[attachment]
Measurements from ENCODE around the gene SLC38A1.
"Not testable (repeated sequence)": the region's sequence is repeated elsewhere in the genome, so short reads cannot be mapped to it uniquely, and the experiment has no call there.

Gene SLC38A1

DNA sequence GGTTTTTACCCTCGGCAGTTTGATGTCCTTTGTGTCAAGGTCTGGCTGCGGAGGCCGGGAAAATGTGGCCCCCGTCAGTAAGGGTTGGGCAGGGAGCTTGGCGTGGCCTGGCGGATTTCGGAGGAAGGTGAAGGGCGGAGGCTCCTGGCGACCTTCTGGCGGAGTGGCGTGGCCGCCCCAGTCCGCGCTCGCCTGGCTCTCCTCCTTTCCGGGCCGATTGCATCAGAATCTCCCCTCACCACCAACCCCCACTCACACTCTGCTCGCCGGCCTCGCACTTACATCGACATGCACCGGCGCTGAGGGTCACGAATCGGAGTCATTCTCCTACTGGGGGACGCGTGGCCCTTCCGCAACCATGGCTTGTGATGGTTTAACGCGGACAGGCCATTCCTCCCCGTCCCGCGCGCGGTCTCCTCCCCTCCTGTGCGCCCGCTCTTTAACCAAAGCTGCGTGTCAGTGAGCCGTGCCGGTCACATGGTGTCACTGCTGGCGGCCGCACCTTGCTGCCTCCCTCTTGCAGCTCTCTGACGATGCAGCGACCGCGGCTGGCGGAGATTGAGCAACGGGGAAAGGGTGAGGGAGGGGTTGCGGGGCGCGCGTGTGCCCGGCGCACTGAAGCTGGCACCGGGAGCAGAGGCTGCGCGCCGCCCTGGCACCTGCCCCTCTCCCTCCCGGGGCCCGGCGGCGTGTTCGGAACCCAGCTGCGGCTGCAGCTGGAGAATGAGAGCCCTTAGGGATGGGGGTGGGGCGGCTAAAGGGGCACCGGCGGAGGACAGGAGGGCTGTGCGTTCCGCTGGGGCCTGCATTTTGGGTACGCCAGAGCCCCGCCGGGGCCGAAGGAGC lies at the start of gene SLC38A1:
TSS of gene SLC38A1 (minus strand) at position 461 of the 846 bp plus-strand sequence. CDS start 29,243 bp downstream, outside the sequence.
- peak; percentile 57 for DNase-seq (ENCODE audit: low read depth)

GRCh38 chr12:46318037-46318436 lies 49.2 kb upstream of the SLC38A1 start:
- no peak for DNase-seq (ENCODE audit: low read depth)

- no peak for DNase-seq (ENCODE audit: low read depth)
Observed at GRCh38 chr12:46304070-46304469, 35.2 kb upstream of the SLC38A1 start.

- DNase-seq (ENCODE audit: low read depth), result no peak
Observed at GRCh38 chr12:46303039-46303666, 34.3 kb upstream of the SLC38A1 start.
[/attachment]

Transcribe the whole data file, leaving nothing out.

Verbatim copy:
Measurements from ENCODE around the gene SLC38A1.
"Not testable (repeated sequence)": the region's sequence is repeated elsewhere in the genome, so short reads cannot be mapped to it uniquely, and the experiment has no call there.

Gene SLC38A1

DNA sequence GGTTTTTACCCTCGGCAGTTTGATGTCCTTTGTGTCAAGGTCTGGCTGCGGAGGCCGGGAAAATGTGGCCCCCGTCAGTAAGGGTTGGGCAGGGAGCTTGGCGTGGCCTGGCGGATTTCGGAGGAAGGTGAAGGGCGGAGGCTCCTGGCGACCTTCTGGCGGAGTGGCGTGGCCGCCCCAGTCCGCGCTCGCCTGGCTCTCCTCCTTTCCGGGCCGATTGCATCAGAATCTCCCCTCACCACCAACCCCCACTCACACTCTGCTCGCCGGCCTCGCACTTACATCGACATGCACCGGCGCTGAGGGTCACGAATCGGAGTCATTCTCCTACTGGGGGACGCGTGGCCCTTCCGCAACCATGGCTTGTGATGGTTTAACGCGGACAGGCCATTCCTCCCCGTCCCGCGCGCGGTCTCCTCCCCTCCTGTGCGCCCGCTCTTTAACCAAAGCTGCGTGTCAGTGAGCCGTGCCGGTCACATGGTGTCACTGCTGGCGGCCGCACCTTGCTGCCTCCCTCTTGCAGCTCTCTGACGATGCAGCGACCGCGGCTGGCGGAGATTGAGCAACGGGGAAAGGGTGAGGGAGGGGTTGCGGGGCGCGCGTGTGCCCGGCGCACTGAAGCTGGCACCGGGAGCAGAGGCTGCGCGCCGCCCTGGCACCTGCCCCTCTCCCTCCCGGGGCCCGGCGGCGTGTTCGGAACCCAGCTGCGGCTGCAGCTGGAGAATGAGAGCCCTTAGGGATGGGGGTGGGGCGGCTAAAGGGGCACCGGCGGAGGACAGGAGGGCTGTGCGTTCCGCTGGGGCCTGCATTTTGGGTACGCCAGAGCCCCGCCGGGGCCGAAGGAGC lies at the start of gene SLC38A1:
TSS of gene SLC38A1 (minus strand) at position 461 of the 846 bp plus-strand sequence. CDS start 29,243 bp downstream, outside the sequence.
- peak; percentile 57 for DNase-seq (ENCODE audit: low read depth)

GRCh38 chr12:46318037-46318436 lies 49.2 kb upstream of the SLC38A1 start:
- no peak for DNase-seq (ENCODE audit: low read depth)

- no peak for DNase-seq (ENCODE audit: low read depth)
Observed at GRCh38 chr12:46304070-46304469, 35.2 kb upstream of the SLC38A1 start.

- DNase-seq (ENCODE audit: low read depth), result no peak
Observed at GRCh38 chr12:46303039-46303666, 34.3 kb upstream of the SLC38A1 start.